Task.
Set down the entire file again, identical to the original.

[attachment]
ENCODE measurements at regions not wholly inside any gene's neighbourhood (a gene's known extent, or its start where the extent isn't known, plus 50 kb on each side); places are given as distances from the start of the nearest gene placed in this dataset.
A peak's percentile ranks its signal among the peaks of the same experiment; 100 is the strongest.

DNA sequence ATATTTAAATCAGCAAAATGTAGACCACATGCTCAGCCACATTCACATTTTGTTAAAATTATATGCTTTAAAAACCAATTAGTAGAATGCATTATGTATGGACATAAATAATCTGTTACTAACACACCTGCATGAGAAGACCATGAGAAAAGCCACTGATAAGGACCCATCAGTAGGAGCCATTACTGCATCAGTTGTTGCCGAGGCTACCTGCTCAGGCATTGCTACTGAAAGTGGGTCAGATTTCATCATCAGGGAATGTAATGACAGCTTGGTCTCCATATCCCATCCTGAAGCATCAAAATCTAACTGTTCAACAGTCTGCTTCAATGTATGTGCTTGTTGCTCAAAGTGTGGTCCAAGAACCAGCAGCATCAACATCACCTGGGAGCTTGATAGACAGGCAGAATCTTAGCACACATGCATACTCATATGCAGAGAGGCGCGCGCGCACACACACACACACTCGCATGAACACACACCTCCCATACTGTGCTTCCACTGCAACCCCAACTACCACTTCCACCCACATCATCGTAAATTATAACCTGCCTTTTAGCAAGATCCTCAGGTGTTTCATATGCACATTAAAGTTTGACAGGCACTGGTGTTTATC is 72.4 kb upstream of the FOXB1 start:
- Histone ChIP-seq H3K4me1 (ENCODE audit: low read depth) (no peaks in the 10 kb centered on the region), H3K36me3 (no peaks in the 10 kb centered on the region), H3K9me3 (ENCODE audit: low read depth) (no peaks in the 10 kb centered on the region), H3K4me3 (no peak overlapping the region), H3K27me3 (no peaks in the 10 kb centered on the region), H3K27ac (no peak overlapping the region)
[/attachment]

ENCODE measurements at regions not wholly inside any gene's neighbourhood (a gene's known extent, or its start where the extent isn't known, plus 50 kb on each side); places are given as distances from the start of the nearest gene placed in this dataset.
A peak's percentile ranks its signal among the peaks of the same experiment; 100 is the strongest.

DNA sequence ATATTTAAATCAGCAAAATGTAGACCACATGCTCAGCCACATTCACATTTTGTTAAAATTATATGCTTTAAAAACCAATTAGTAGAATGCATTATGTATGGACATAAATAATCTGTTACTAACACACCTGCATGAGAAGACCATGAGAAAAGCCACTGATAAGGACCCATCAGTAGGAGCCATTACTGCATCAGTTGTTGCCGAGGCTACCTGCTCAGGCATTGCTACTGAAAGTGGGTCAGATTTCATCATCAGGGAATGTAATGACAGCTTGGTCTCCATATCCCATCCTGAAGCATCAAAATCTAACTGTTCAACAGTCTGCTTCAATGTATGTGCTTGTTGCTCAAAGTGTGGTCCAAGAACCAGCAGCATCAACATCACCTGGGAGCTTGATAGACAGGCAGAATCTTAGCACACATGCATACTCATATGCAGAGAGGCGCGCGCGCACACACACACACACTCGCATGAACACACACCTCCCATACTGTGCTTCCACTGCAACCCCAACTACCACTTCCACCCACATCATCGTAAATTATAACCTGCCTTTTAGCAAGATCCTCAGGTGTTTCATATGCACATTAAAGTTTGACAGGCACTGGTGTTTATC is 72.4 kb upstream of the FOXB1 start:
- Histone ChIP-seq H3K4me1 (ENCODE audit: low read depth) (no peaks in the 10 kb centered on the region), H3K36me3 (no peaks in the 10 kb centered on the region), H3K9me3 (ENCODE audit: low read depth) (no peaks in the 10 kb centered on the region), H3K4me3 (no peak overlapping the region), H3K27me3 (no peaks in the 10 kb centered on the region), H3K27ac (no peak overlapping the region)